# 3 lines O(n) Python with explanation/proof

• ``````def wiggleMaxLength(self, nums):
nan = float('nan')
diffs = [a-b for a, b in zip([nan] + nums, nums + [nan]) if a-b]
return sum(not d*e >= 0 for d, e in zip(diffs, diffs[1:]))
``````

Explanation / Proof:

Imagine the given array contains [..., 10, 10, 10, 10, ...]. Obviously we can't use more than one of those tens, as that wouldn't be wiggly. So right away we can ignore all consecutive duplicates.

Imagine the given array contains [..., 10, 7, 11, 13, 17, 19, 23, 20, ...]. So increasing from 7 to 23. What can we do with that? Well we can't use more than two of those increasing numbers, as that wouldn't be wiggly. And if we do use two, we'd better use the 7 and the 23, as that offers the best extensibility (for example, the 19 wouldn't allow to next pick the 20 for the wiggly subsequence). And if we do use only one, it still should be either the 7 or the 23, as the 7 is the best wiggle-low and the 23 is the best wiggle-high of them. So whether we actually use the 7 and the 23 or not, we definitely can and should remove the 11, 13, 17, and 19. So then we have [..., 10, 7, 23, 20, ...]. Now, notice that the 7 is a local minimum (both the 10 and the 23 are larger) and the 23 is a local maximum. And if we do this with all increasing or decreasing streaks, i.e., keep only their first and last number, then all the numbers we have left are local extrema, either smaller than both neighbors or larger than both neighbors. Which means that at that point, we're already fully wiggly. And we only removed as many numbers as we have to. So it's a longest possible wiggly subsequence.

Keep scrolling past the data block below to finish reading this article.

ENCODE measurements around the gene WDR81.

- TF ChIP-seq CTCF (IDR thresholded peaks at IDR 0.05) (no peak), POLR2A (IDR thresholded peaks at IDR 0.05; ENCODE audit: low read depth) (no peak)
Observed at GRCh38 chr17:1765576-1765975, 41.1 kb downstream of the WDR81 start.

My solution first computes differences of neighbors and throws out zeros (which does get rid of those useless consecutive duplicates). And then it just counts the local extrema (by checking two consecutive differences).

I use `nan` for some convenience, I'll let you figure that part out :-)

Alternative implementations not using the `nan` trick: First remove repetitions, then count the local extrema except the ends, and add the number of ends (because the ends are always local extrema)

``````def wiggleMaxLength(self, nums):
norep = [num for num, _ in itertools.groupby(nums)]
triples = zip(norep, norep[1:], norep[2:])
return sum((b>a) == (b>c) for a, b, c in triples) + len(norep[:2])

def wiggleMaxLength(self, nums):
norep = [num for num, _ in itertools.groupby(nums)]
if len(norep) < 2: return len(norep)
triples = zip(norep, norep[1:], norep[2:])
return 2 + sum(a<b>c or a>b<c for a, b, c in triples)``````

• what an elegant use of zip and dislocation!

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